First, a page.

Tuesday, May 27, 2008

Snicker Fudge, Encore Performance

(Go on ... click the picture. Come a little closer.)

I can't believe I made more of this -- it's good, but so dangerous to have around! Luckily I have very kind friends who are helping me eat it. This time I did things a little differently: I skipped the butterscotch chips, added more peanuts, and I made the caramel from scratch. It is, if I do say so myself, pretty damn good.

Here's the recipe as I made it:

Kt's Snickerfudge

1 c semisweet chocolate chips
1/2 c smooth peanut butter (don't bother to measure ... a big scoop is fine)

4 T butter
1 c sugar
1/4 c evaporated milk
7 oz marshmallow fluff (one jar)
1/3 c peanut butter (another scoop)
1 tsp vanilla
2 c peanuts (no need to chop)

*approx 3/4 of a recipe of caramel (recipe below, make a few hours ahead if possible)

1 c semisweet chocolate chips
1/3 c peanut butter

Prepare a 9x13-inch baking pan by lining it with aluminum foil and lightly coating it with an unflavored vegetable oil.

For the first layer, melt the chocolate chips and peanut butter on very low heat til smooth. Pour into the pan, spread evenly and refrigerate while you prepare the next layer.

For the second layer, melt the butter over medium heat. Add the sugar and evaporated milk, let it come to a boil, and then cook for about 5 min., stirring constantly. Add the marshmallow fluff, the peanut butter, and the vanilla. Then add the peanuts and mix well. Quickly spread onto the now-chilled first layer and refrigerate again.

For the third layer, take the cooled but still pourable caramel and spread evenly onto the marshmallowy layer. Use as much or as little as you want, but make sure it covers the second layer completely. Refrigerate for at least 30 min. so it sets up a bit.

For the final layer, melt the chocolate chips and peanut butter on very low heat til smooth. Pour on top of the chilled caramel and spread evenly.

Cover the pan with plastic wrap and refrigerate for several hours, til the candy has completely set up. When you're ready to slice, lift the candy out of the pan by the foil edges and lay it flat on the counter. Slice off uneven edges if you're a perfectionist. Using a sharp knife, cut into small squares (it's rich!) and put into a container for refrigeration. Enjoy!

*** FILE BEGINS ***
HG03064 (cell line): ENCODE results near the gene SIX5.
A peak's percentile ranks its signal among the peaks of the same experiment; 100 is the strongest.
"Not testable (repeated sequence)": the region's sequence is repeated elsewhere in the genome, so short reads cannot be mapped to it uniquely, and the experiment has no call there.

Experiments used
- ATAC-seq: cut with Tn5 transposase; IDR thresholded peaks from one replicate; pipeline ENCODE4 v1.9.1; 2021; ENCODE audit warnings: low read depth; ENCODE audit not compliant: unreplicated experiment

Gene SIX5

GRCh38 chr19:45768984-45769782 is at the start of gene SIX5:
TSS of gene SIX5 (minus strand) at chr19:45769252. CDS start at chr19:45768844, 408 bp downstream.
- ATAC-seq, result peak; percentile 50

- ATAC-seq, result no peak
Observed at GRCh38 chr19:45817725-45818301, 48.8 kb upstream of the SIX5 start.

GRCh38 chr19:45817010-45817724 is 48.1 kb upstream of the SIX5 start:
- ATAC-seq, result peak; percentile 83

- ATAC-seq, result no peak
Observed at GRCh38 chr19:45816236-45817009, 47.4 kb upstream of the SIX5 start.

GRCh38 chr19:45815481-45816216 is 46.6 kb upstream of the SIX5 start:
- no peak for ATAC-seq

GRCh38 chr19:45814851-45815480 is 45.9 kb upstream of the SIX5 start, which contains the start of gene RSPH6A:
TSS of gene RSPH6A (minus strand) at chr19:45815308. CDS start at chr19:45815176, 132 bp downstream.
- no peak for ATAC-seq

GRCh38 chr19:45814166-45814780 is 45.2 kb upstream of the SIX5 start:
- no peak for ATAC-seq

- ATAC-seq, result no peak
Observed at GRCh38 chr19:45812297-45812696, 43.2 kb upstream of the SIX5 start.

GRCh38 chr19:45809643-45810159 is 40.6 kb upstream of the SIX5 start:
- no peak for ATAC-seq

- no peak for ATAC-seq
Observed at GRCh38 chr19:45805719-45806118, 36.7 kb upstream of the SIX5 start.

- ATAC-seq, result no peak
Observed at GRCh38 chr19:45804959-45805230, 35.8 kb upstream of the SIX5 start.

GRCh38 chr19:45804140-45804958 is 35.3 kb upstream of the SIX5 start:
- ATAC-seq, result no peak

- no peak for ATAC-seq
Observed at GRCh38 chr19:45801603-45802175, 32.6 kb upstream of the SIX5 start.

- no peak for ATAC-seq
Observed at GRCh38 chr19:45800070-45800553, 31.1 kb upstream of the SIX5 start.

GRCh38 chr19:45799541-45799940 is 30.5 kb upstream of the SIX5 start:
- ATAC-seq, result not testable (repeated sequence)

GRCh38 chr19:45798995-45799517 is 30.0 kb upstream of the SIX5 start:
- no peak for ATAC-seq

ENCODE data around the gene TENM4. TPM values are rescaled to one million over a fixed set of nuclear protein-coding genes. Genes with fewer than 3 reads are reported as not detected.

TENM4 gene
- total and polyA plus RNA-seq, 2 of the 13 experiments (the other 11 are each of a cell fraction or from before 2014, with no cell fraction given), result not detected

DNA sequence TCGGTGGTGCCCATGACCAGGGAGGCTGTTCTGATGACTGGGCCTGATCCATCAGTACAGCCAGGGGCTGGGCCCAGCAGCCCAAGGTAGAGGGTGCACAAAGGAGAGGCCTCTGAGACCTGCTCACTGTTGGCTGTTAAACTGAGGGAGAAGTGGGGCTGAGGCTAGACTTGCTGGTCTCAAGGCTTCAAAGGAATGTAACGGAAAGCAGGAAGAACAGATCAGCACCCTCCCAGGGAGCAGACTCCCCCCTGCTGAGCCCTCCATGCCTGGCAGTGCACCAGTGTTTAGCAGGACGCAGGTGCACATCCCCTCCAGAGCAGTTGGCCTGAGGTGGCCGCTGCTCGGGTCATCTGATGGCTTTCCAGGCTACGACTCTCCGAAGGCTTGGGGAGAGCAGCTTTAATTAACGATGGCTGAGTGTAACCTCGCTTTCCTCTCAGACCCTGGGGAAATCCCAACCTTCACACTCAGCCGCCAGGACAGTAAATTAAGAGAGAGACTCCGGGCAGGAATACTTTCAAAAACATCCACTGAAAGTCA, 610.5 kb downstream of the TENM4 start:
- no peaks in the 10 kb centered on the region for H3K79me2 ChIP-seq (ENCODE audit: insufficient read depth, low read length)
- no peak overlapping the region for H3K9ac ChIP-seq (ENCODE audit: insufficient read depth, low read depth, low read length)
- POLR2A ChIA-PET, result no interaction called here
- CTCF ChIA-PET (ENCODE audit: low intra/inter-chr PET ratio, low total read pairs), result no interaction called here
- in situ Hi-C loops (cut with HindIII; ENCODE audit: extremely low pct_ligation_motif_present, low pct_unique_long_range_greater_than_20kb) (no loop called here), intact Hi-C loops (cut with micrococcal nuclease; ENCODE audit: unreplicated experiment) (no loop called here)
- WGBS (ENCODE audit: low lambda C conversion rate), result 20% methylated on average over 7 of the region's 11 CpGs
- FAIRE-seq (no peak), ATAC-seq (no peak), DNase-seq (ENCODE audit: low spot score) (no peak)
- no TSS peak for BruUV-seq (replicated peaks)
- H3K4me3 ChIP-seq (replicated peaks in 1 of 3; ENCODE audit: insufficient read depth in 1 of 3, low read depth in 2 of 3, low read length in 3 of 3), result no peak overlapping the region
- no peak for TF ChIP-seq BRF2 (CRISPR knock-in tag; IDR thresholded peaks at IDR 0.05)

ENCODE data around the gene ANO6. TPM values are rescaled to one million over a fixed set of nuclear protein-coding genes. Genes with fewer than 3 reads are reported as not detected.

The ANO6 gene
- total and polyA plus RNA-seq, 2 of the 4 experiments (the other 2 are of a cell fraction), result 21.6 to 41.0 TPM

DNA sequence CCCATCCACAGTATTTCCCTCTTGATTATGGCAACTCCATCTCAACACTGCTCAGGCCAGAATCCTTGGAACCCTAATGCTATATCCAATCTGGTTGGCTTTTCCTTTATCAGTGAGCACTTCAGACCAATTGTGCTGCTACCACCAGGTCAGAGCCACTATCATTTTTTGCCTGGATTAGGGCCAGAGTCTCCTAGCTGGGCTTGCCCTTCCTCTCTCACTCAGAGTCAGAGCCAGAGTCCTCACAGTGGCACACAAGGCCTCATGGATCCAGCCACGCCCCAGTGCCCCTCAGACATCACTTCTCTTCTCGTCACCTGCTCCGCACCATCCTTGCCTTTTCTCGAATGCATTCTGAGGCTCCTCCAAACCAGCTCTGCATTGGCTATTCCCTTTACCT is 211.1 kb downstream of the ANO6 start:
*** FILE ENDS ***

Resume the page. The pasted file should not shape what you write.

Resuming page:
Classic Cream Caramels
(based on the recipe from Truffles, Candies and Confections)

This recipe is intended to make caramel candies. For the purposes of the recipe above, I want the caramel liquid, but you can spread this out on a foil-lined, lightly oiled cookie sheet, let it cool, and slice into pieces for traditional buttery, chewy caramels, too. Make sure to use a large enough saucepan when making this (at least 4 qts)--or else you'll find yourself scrambling to find something larger halfway through the cooking process, and possibly ending up with almost-caramel bubbling up and over the top of the pan. Ahem. Making caramel is not hard, but you do have to be careful when you're making this, or anything with hot sugar, not to get it on your skin, as it's one of the worst kinds of burns you'll find. I sometimes wear oven mitts while stirring just in case the caramel starts to bubble a bit too energetically.

2 c sugar
1 c light corn syrup
2 Tbs unsalted butter, in pieces
2 c heavy whipping cream
1/2 tsp salt
2 tsp vanilla

In a large saucepan over medium heat, mix the sugar and corn syrup, stirring constantly until the mixture comes to a boil, about 5 min. Use a pastry brush dipped in water to keep sugar crystals from forming on the sides of the pan.

Increase the heat to medium-high, attach a candy thermometer to the side of the pan, and cook the mixture without stirring (yes, it's hard to do) until the temperature reaches 305 degrees F.

Remove the pan from the burner, and stir in 1 Tbs of butter. Return the pan back to the heat and add the last tablespoon of butter in pieces, letting the mixture continue to boil.

Meanwhile, in a small saucepan over medium heat, bring the cream to a boil and then slowly add it to the caramel mixture. Be careful, as the mixture will bubble even more ferociously at this point, but keep stirring to mix it all together. Continue cooking and stirring til the thermometer reads 250 degrees F, maybe 10 min.

Remove the pan from the heat, place the pan on a folded towel (to protect the countertop), and let sit about 5 min. Add the salt and vanilla, and mix well. Pour the caramel into a metal bowl (or onto a cookie sheet, as described above) and allow to cool. Do not touch the bowl -- it will be very hot! When the caramel has cooled but is still pourable, use in the snickerfudge recipe above.

Many thanks again to Joe at Culinary in the Desert.


Anonymous said...

Happy peanuts soar
Over chocolate covered mountain tops
And waterfalls of caramel
Prancing nougat in the meadow
Sings a song of satisfaction
To the world

Anonymous said...

I second the motion!

ELR said...

Looks very yummy!

Kt said...

It is! And I have some set aside to bring down on Saturday. :)

Ashley said...

So this is what the famous fudge looks like. It looks very good!
Now i know what all the fuss was about. I cant wait to try it!

Kt said...

Thanks Ashley ... it's possible someone became a tiny bit obsessed with this fudge, though I'm not naming names. :b Report back if you do try it.